The Airbag Bike Helmet: Now You Don’t See It, Now You Do (Except Not in the US)


Nöden är uppfinningarnas moder.

That’s Swedish for “Necessity is the mother of invention” (unless I’m just completely mistaken).

For Anna Haupt and Terese Alstin, industrial design students at Sweden’s Lund University in 2005, the necessity was a new law that required children under the age of 15 to wear a helmet when riding a bicycle. They understood that many people, including kids, don’t like wearing traditional bike helmet’s, so they wanted to create something that people would enjoy wearing and that would still keep them safe. The result was a collar worn around the neck that uses an accelerometer to detect a crash and instantly inflates an airbag to surround the head when needed.

In 2011 the Hövding (or “Chieftain”) passed required safety testing in Europe, receiving CE certification, and is now sold in 17 European countries—as far east as Istanbul—and in Japan. So, to readers in the US, when will you see one on a street near you? Probably not soon.

At first I assumed that the major issue was that Americans just aren’t sold on the idea, so I was hoping for some brave early adopters here to get the ball rolling. (I have the same hope for the Ostrich Pillow, another headgear innovation that I’d like to be the second or third on my block to own.) Or maybe it’s the cost: about $350—and it has to be replaced after deploying. But no, that’s not what’s holding it back, at least not yet. Right now, it’s nearly impossible to get one here.

First of all, according to the company’s website, the Hövding hasn’t met American testing standards for bicycle helmets. Second, it can’t be mailed outside of Europe (Japan has them because the airbags are made there). And third—because I know you’re thinking you’ll take your next vacation to Sweden and bring one back with you—TSA won’t allow one on your flight because of its CO2 cartridge.

As for the safety-standards factor in the States, a 2016 Stanford study shows the product’s potential. Mehmet Kurt, part of the Stanford research team, states that “air bag helmets, with the right initial pressure, can reduce head accelerations five to six times compared to a traditional bicycle helmet.” But the kicker is that “right initial pressure.” If the airbag doesn’t inflate with the maximum amount of air, then a forceful impact could cause the helmet to “bottom out,” and the head would strike the ground (or other obstacle) through the cushioning.

But maybe someday . . . here. The Stanford group calls for a general updating of US helmet standards and testing, which, they say, “are very far behind.” And then they want a more in-depth look at several aspects of the Hövding: how it protects against rotational accelerations and forces, how it performs when dropped from greater heights, what can be done to eliminate bottoming-out issues, and how to make it “smarter.”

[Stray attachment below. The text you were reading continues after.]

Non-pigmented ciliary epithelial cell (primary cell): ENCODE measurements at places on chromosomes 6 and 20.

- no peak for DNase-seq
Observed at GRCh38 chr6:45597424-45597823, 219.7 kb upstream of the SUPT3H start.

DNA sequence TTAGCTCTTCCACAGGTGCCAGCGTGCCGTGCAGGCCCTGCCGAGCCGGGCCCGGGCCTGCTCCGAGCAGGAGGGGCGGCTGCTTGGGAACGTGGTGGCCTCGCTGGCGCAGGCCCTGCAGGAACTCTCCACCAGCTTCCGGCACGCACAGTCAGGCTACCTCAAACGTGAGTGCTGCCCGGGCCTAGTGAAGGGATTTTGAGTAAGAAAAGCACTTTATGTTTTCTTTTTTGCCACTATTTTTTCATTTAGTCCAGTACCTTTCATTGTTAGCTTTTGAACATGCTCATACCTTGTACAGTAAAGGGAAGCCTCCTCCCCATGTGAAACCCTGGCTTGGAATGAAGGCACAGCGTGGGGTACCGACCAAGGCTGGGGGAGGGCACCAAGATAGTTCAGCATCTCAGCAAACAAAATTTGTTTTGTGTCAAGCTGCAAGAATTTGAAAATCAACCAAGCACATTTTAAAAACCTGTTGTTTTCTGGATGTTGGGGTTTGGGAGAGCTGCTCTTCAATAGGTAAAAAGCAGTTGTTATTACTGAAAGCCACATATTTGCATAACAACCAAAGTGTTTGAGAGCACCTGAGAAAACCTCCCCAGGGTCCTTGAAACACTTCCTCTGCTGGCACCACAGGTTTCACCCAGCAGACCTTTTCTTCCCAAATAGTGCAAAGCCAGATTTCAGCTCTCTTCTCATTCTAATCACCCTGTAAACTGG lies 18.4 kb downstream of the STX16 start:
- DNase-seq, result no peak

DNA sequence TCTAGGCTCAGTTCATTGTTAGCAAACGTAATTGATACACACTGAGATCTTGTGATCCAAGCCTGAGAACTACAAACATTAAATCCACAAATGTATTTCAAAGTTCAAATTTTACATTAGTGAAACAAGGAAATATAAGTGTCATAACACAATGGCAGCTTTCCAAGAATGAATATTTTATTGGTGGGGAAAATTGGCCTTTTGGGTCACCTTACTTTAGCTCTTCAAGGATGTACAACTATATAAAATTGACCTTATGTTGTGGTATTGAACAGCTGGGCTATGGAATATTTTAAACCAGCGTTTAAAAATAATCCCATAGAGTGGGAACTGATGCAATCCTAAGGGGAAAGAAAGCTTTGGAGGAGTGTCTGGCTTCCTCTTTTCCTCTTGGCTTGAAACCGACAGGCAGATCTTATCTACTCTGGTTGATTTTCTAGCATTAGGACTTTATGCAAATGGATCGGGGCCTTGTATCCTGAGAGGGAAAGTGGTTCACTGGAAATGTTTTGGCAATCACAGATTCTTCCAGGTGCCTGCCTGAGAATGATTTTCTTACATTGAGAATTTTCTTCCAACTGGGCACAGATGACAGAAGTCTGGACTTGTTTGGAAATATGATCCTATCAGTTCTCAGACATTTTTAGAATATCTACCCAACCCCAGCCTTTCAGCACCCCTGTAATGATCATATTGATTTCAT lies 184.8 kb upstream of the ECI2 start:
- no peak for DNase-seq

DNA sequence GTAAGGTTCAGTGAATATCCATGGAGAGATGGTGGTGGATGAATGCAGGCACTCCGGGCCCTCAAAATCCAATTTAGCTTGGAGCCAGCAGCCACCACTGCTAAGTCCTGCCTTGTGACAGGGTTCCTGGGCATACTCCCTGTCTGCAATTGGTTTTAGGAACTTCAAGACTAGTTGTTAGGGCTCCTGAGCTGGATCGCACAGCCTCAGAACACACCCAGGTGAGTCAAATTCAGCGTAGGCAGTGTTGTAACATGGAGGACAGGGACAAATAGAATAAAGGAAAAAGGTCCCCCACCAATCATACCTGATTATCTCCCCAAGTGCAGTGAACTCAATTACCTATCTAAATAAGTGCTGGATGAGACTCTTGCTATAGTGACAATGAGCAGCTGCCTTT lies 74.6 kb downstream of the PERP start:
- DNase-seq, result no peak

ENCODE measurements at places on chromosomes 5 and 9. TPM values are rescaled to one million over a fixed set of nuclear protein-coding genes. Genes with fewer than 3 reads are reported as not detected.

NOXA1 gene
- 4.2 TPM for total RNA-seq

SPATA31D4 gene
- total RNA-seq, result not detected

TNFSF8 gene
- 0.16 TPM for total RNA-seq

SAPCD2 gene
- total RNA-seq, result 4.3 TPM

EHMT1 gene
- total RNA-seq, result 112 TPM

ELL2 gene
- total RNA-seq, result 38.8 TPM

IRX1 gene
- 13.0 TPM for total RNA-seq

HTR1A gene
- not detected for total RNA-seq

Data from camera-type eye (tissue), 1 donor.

Here’s hoping all that can get worked out and the Hövding, or something like it, can make it to our shores. Not only would having “invisible helmets” in the US prevent injuries, but it would also increase my odds of getting to not see one firsthand.

(Taylor Kubota, “Stanford Researchers Show Air Bag Bike Helmets Have Promise,” Stanford News, October 3, 2016)

[photo: “Bike PDX,” by sama093, used under a Creative Commons license]


Rising from Ashes: A Documentary on Biking and Hope in Rwanda

londonHere’s another entry for my list of movies “coming later to a library near you”—the documentary Rising from Ashes (2012), directed by T.C. Johnstone and narrated by Forest Whitaker.

It tells the story of the formation of a bicycling team in Rwanda and its quest to send a rider to the 2012 London Olympics. Coached by American Jock Boyer, the team includes many who as children had lost multiple family members in the 1994 Rwandan genocide. Therefore, Team Rwanda has to deal not only with issues of equipment, conditioning, and time trials, but they also tackle such things as loss, emotional pain, and poverty.

One of the focal points of the film is Adrien Niyonshuti, a member of the team who lost 60 members of his family, including 6 brothers, in the genocide. Since the documentary was completed, Niyonshuti became the first cyclist to represent Rwanda in the Olympics and the first black African to qualify in mountain biking.

Rising from Ashes also features Boyer, someone who knows about firsts—being the first American to race in the Tour de France. He also knows about defeat and brokenness and striving to rebuild lives. In 2002 Boyer pled guilty to having sexual contact with a girl beginning when she was 12 years old and was sentenced to 20 years in prison. That sentence was stayed, and he was put on 5 years probation and spent 8 months in jail. A 2009 article about Boyer in the magazine Bicycling begins with the simple sentence, “The child molester prays before every meal.” It then goes on to give a detailed account of Boyer’s life, his crime, and his work in Rwanda, where he now lives.

Boyer was invited to Africa by the bicycle builder and racer Tom Ritchey, who himself had come to Rwanda searching for meaning in his own life. “To me, Rwanda represents new beginnings,” he told Bicycling, “Goodness, mercy, hope. Rwanda is me. . . . It’s anyone having to work through serious disappointments in life.”

That is the story of Rwanda, not wanting to be defined by the past mass killings but to be celebrated for redemption, recovery,  . . . and champions racing on bikes.

(Kathryn Bertine, “Documentary Tells Team Rwanda’s Moving Story,” espnW, May 8, 2013; Steve Friedman, “The Impossible Redemption of Jonathan Boyer,” Bicycling, January 2009)

[photo from First Run Features]